Sound Advice From a Nobel

Here are two behavioral downloads:

Applying Behavioral Finance to Value Investing – Whitney Tilson
Behavioural Finance – Martin Sewell

Daniel Kahneman, from an interview with Money Magazine:

Q. You once said we’d all be better investors if we just made fewer decisions.

A. Two decisions really matter: how much of your wealth you want to put at risk and how much risk you want to take with it.

Q. Those aren’t easy decisions!

A. No, but they are few. Investing should be an orderly process in which you make long-term commitments along the course those two big decisions set for you.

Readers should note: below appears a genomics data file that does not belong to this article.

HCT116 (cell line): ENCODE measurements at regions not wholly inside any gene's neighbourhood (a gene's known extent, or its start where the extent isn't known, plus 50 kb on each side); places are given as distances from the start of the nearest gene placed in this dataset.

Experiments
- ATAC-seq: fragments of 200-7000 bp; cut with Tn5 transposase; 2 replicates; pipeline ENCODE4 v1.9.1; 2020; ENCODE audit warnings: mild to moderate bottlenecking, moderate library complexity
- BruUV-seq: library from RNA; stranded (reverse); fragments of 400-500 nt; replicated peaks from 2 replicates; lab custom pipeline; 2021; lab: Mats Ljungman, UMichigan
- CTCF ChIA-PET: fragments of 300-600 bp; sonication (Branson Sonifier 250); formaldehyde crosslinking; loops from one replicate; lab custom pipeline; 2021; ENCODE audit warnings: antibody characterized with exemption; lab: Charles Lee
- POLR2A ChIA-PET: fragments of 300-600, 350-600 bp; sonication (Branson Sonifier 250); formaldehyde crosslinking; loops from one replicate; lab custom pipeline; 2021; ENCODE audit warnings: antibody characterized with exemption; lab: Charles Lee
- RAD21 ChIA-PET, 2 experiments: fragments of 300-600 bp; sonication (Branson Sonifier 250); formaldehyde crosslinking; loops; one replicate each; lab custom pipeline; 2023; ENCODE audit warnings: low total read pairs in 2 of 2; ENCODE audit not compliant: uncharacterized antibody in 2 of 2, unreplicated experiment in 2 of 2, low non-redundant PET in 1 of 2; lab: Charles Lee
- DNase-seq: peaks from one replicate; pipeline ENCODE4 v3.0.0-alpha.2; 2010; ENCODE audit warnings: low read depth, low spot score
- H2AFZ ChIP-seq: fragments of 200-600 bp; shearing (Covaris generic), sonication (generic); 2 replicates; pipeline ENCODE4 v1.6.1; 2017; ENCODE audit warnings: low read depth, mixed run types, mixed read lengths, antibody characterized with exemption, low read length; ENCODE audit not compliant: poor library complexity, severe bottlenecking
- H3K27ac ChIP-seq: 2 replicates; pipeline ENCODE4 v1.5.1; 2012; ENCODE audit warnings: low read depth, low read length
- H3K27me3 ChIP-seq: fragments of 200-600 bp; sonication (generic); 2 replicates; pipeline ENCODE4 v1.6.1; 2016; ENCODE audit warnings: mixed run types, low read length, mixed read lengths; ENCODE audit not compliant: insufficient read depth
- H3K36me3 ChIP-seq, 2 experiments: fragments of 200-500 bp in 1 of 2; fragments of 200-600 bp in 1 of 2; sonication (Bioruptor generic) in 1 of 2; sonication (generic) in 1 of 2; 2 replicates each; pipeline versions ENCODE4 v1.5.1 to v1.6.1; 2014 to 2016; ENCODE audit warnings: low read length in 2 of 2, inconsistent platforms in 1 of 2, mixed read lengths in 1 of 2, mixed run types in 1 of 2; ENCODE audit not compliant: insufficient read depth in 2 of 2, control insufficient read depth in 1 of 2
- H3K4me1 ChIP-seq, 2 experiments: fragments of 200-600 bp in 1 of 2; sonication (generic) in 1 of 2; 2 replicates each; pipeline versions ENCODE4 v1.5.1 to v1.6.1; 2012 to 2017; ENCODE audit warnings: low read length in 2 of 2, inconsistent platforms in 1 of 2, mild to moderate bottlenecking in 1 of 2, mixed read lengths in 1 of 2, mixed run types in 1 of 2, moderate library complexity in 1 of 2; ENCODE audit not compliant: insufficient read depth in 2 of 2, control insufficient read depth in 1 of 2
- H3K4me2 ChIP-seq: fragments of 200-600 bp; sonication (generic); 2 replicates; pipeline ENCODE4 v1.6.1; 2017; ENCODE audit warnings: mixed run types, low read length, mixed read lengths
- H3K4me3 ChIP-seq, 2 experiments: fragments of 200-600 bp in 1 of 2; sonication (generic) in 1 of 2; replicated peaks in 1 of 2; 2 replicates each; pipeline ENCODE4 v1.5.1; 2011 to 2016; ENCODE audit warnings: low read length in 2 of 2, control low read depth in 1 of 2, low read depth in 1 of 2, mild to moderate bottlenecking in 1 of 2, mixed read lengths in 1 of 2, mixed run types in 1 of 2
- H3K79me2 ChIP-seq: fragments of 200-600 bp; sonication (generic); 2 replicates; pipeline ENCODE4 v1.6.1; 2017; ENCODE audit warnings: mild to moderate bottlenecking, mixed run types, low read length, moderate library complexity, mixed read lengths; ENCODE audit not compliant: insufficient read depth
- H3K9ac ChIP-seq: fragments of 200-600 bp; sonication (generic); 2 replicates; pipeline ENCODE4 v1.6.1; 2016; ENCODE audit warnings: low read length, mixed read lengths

Small decisions tend to be based on what the market does, and are likely to be wrong. That’s why you should implement policies in a broad frame rather than make decisions in a narrow frame.

Q. What’s the difference?

A. Here’s one example. If you use a narrow frame and make small decisions, you will buy and sell stocks one at a time. You will have high trading costs, sell your winners too soon and hang on to your losers too long.

On the other hand, if you use a broad frame and implement a policy, you will rebalance regularly and automatically. You will buy or sell stocks as a class, rather than one by one, and you will do so only when they cross a target level that you have set in advance.